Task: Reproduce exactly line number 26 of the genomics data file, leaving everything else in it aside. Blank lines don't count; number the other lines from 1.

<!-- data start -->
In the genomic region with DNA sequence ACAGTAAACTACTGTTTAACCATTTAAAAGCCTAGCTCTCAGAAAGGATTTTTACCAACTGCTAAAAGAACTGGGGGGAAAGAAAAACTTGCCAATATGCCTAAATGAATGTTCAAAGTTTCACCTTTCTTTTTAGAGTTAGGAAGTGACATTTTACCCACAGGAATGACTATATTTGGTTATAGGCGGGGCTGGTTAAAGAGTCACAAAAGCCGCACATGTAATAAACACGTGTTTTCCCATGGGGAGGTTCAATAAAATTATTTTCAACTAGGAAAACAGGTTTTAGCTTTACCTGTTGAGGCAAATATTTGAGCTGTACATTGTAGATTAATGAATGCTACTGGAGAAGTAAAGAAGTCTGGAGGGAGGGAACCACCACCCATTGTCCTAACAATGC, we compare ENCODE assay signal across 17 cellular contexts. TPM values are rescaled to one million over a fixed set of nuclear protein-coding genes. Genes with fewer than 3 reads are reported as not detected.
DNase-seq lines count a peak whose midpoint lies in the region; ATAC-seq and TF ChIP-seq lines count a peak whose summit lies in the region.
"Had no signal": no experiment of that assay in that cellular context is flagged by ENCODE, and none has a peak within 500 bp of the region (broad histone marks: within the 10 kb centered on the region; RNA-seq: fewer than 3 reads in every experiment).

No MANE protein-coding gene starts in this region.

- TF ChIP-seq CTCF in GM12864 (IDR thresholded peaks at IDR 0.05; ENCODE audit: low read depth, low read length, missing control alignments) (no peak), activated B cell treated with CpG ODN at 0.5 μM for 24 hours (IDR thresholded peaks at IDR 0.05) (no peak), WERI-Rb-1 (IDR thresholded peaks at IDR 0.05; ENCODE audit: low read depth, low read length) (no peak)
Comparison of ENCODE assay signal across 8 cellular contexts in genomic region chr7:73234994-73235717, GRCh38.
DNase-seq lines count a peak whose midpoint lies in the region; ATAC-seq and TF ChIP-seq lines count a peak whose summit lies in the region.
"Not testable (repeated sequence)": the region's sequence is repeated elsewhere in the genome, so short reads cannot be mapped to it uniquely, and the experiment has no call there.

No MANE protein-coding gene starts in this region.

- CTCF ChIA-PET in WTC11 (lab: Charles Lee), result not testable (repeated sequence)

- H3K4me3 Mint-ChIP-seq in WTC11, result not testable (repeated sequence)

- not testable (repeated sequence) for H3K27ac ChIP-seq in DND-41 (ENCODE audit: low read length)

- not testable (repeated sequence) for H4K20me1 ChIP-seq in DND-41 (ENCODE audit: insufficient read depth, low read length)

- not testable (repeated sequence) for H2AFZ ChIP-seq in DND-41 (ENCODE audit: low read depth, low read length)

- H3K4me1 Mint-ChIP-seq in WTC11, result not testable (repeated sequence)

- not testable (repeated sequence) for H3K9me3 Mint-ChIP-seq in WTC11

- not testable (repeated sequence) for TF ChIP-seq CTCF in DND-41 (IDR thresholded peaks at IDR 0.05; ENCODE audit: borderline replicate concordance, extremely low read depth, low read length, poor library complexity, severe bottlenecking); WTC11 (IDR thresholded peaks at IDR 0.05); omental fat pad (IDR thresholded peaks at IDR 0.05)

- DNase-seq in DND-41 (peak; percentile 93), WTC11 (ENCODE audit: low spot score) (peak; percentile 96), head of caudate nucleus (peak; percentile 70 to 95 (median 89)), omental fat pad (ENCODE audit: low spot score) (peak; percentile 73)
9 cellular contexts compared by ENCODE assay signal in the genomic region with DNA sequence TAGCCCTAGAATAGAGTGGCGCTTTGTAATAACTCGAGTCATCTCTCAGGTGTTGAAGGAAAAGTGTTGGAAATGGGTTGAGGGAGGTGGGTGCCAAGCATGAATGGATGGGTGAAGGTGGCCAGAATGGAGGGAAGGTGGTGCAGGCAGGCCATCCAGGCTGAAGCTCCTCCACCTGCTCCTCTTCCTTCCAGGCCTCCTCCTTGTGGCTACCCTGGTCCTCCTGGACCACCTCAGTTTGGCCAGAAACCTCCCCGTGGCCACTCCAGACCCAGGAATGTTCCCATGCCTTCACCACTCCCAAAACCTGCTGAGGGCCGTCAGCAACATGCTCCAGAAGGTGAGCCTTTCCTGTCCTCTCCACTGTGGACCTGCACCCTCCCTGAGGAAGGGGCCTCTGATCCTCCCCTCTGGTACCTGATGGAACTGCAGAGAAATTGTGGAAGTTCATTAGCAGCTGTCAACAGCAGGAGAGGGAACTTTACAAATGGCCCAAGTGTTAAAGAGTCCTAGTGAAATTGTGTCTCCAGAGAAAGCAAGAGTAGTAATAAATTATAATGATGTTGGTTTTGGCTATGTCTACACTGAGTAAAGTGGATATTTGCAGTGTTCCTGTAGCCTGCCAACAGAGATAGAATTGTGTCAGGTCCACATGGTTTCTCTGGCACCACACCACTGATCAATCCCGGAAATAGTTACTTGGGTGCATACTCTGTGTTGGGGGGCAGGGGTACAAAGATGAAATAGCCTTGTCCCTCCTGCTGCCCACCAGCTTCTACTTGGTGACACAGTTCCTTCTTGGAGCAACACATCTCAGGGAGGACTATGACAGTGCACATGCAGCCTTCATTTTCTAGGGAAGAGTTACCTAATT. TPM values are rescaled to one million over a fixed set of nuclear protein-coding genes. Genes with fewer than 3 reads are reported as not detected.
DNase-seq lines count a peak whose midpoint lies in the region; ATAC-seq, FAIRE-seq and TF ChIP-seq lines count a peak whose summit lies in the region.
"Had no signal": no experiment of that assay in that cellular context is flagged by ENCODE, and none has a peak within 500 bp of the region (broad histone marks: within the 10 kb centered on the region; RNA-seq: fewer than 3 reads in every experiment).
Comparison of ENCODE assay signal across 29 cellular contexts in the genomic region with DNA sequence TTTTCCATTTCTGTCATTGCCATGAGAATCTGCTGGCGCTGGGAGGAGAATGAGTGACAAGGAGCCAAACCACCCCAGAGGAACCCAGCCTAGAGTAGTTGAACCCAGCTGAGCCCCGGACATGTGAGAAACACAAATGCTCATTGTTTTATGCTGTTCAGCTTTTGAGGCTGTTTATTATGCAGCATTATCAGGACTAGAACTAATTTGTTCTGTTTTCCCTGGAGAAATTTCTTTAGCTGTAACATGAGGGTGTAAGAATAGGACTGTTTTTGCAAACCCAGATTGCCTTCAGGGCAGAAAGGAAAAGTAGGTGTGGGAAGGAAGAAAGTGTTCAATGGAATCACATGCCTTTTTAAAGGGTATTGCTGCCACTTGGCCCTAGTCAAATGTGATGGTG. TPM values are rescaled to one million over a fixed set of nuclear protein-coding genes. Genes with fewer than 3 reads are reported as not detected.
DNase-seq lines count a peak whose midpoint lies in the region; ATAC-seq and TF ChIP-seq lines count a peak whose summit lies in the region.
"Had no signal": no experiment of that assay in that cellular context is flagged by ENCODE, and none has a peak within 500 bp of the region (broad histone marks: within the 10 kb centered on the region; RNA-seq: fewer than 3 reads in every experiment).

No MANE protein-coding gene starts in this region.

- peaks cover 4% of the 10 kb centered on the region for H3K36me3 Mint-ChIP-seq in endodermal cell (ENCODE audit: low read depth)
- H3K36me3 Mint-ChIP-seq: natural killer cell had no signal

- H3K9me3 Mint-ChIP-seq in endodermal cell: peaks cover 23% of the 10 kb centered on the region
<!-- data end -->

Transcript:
- peaks cover 4% of the 10 kb centered on the region for H3K36me3 Mint-ChIP-seq in endodermal cell (ENCODE audit: low read depth)